Cover: Research-practice Partners Assess Their First Joint Project

Research-practice Partners Assess Their First Joint Project

Published in: Science and Practice Perspectives, v. 3, no. 1, Dec. 2005, p. 38-45

Posted on on January 01, 2005

by Suzanne L. Wenzel, Patricia A. Ebener, Sarah B. Hunter, Katherine E. Watkins, James Gilmore

Investigators from RAND Corporation and community treatment providers at Behavioral Health Services joined forces to test an intervention to improve services for patients with co-occurring mental disorders. In the course of working together, the partners confronted many of the issues that typify research-practice collaborations in community settings. The researchers' applied theoretical understanding and the counselors' intimacy with patient responses combined to strengthen the intervention. However, counselors' discomfort with some protocols and changes reflecting the extremely dynamic nature of the community-based research setting complicated the study execution and interpretation. Despite these challenges, the intervention improved the counselor's ability to identify and respond appropriately to patient's co-occurring disorders, and one of its components was associated with improved patient outcomes. The experience also demonstrated the advisability of consulting collaboratively with clinic staff during the planning of studies and the pretesting of study protocols.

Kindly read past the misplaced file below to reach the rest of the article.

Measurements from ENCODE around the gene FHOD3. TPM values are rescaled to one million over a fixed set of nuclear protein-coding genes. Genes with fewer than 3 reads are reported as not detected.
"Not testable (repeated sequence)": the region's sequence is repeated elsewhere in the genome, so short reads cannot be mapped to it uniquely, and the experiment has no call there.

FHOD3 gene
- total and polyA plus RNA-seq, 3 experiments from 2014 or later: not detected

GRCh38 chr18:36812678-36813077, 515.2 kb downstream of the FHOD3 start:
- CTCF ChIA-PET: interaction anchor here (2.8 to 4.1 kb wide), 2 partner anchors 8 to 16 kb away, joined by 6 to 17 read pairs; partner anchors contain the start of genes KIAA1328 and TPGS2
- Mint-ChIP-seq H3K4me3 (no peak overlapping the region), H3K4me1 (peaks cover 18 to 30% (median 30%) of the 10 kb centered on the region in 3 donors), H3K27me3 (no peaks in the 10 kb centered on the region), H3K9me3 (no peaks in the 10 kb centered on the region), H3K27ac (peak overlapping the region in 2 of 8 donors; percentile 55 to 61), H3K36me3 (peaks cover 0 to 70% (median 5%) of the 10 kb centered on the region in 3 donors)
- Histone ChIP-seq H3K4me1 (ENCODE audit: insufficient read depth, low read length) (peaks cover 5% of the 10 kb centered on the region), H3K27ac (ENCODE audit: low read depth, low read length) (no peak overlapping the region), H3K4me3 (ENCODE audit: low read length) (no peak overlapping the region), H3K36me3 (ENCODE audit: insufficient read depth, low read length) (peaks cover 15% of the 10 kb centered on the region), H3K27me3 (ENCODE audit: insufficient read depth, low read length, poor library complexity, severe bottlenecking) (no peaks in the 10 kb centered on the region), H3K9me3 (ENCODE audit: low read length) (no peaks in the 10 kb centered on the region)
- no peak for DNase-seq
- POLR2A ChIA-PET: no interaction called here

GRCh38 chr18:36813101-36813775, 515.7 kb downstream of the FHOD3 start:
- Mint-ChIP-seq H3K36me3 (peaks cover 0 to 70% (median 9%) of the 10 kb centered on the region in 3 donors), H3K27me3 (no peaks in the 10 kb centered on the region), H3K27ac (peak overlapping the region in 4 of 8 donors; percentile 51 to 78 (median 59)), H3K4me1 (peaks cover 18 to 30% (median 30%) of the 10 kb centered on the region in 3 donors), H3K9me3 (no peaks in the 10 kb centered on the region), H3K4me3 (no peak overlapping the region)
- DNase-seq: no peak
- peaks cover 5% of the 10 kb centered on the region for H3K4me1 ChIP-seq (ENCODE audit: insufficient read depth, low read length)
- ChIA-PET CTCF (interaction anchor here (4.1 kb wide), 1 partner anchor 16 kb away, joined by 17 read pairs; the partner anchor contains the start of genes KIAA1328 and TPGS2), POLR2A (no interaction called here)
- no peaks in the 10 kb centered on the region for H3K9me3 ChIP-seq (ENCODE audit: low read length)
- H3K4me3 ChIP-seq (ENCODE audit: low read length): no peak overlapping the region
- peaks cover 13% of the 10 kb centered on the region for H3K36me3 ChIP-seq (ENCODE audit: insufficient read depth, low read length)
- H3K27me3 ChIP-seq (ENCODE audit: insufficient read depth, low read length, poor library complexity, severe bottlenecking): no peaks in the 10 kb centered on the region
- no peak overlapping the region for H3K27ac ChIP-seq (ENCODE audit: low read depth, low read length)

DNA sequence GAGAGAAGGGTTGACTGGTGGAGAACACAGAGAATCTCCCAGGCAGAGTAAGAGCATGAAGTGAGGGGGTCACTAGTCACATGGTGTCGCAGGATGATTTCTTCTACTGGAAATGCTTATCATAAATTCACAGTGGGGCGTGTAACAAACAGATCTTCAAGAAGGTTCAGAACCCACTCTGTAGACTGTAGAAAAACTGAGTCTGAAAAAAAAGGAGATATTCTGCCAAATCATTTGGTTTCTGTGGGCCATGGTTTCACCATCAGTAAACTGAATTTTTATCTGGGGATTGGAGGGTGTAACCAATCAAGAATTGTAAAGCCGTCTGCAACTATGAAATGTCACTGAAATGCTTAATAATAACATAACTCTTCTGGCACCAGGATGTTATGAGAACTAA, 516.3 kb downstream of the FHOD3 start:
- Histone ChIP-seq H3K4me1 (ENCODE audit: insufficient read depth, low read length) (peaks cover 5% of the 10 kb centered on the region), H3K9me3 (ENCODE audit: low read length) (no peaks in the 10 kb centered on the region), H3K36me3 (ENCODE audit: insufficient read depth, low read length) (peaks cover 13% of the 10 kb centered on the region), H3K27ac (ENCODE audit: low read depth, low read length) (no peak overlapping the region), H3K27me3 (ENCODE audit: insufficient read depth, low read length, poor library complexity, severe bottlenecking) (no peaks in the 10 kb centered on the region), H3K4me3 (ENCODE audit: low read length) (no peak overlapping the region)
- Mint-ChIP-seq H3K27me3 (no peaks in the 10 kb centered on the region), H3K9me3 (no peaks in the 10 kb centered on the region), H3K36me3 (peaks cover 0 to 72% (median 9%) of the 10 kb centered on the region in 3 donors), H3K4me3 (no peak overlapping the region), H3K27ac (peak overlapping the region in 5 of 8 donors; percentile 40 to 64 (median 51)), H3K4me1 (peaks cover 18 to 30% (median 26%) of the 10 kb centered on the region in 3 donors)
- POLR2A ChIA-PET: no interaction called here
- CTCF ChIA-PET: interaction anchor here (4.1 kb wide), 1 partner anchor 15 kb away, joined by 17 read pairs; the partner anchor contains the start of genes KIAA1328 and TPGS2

This report is part of the RAND Corporation External publication series. Many RAND studies are published in peer-reviewed scholarly journals, as chapters in commercial books, or as documents published by other organizations.

The RAND Corporation is a nonprofit institution that helps improve policy and decisionmaking through research and analysis. RAND's publications do not necessarily reflect the opinions of its research clients and sponsors.